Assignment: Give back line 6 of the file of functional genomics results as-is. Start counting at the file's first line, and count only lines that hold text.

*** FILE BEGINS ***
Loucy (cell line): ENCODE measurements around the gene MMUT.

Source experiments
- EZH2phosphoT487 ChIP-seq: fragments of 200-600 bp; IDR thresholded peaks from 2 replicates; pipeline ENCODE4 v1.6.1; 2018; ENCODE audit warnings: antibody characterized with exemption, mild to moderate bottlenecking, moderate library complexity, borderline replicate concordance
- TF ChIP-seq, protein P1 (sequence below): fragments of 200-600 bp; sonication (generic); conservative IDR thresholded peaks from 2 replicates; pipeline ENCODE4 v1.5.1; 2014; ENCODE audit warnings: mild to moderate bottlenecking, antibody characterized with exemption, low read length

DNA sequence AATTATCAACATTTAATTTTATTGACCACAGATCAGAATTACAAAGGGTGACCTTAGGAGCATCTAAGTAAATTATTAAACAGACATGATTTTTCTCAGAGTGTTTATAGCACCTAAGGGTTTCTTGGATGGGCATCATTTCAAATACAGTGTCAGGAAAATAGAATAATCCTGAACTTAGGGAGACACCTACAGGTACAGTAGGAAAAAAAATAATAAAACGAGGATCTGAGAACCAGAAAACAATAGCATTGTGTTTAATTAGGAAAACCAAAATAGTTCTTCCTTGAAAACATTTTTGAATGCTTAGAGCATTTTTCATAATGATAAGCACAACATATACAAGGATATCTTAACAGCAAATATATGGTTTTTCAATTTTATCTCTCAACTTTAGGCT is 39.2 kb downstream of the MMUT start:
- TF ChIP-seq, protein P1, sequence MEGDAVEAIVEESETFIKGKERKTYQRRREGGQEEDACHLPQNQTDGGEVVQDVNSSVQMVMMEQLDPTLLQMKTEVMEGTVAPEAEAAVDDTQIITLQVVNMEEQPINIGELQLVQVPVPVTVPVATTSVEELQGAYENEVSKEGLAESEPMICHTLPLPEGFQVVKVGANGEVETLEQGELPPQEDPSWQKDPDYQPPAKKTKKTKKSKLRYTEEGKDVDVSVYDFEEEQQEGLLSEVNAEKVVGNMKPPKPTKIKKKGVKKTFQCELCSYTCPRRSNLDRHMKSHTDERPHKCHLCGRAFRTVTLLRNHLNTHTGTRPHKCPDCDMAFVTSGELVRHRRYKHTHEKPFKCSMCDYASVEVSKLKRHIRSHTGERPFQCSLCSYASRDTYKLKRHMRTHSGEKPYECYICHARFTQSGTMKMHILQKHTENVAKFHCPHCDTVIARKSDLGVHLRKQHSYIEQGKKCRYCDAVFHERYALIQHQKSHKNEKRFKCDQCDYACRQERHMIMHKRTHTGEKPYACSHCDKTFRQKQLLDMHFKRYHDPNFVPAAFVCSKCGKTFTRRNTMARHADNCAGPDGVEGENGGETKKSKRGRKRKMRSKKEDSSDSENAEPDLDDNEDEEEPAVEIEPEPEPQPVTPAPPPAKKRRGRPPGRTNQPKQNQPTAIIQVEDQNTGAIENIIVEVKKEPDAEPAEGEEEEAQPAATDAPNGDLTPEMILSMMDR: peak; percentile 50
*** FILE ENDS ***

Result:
- TF ChIP-seq, protein P1, sequence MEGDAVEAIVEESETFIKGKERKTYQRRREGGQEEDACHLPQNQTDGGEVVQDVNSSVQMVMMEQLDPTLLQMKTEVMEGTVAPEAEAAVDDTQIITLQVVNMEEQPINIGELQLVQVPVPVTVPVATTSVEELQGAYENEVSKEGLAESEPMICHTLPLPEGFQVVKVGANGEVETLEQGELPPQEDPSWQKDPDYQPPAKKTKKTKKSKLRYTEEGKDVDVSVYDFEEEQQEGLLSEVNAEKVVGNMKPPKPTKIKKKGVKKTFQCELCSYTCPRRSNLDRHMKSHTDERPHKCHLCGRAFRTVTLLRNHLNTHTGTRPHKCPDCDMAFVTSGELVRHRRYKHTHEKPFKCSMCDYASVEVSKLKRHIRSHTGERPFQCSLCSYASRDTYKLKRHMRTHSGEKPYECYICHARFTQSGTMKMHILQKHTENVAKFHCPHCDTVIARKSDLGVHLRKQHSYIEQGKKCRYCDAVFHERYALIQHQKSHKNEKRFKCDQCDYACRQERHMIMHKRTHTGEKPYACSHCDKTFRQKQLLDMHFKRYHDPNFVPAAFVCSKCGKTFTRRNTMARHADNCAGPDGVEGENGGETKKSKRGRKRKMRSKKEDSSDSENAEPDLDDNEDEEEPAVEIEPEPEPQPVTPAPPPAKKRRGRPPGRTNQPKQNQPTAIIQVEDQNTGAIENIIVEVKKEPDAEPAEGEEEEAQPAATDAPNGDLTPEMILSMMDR: peak; percentile 50